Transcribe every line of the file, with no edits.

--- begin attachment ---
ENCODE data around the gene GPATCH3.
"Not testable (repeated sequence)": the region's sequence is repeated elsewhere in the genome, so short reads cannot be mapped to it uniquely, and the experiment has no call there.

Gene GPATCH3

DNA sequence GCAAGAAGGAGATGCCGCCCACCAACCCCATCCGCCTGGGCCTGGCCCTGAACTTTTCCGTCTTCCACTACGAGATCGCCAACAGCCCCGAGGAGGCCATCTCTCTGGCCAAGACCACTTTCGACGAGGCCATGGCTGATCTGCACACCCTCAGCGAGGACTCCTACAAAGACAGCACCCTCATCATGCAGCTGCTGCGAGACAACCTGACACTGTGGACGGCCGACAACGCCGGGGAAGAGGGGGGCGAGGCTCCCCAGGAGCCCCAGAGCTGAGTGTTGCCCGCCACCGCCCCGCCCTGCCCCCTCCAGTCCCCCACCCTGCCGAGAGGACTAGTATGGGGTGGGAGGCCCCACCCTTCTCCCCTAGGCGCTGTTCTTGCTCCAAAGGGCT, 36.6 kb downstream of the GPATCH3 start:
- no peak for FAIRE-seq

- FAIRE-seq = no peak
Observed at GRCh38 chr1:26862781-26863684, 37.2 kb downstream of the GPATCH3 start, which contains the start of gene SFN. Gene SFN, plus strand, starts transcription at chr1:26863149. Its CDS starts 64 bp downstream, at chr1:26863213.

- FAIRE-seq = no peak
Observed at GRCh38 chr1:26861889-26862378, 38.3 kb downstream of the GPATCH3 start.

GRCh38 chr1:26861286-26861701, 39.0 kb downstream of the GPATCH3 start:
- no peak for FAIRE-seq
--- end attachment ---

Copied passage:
ENCODE data around the gene GPATCH3.
"Not testable (repeated sequence)": the region's sequence is repeated elsewhere in the genome, so short reads cannot be mapped to it uniquely, and the experiment has no call there.

Gene GPATCH3

DNA sequence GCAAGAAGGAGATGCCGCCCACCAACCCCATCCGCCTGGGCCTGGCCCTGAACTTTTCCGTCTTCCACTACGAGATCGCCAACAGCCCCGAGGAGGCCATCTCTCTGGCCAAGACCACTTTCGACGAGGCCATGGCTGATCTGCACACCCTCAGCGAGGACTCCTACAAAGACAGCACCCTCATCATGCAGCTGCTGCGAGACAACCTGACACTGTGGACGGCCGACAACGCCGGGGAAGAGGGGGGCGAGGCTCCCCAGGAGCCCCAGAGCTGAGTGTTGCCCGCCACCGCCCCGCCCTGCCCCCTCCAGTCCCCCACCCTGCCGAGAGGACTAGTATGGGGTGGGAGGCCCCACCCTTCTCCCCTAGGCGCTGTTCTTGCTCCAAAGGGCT, 36.6 kb downstream of the GPATCH3 start:
- no peak for FAIRE-seq

- FAIRE-seq = no peak
Observed at GRCh38 chr1:26862781-26863684, 37.2 kb downstream of the GPATCH3 start, which contains the start of gene SFN. Gene SFN, plus strand, starts transcription at chr1:26863149. Its CDS starts 64 bp downstream, at chr1:26863213.

- FAIRE-seq = no peak
Observed at GRCh38 chr1:26861889-26862378, 38.3 kb downstream of the GPATCH3 start.

GRCh38 chr1:26861286-26861701, 39.0 kb downstream of the GPATCH3 start:
- no peak for FAIRE-seq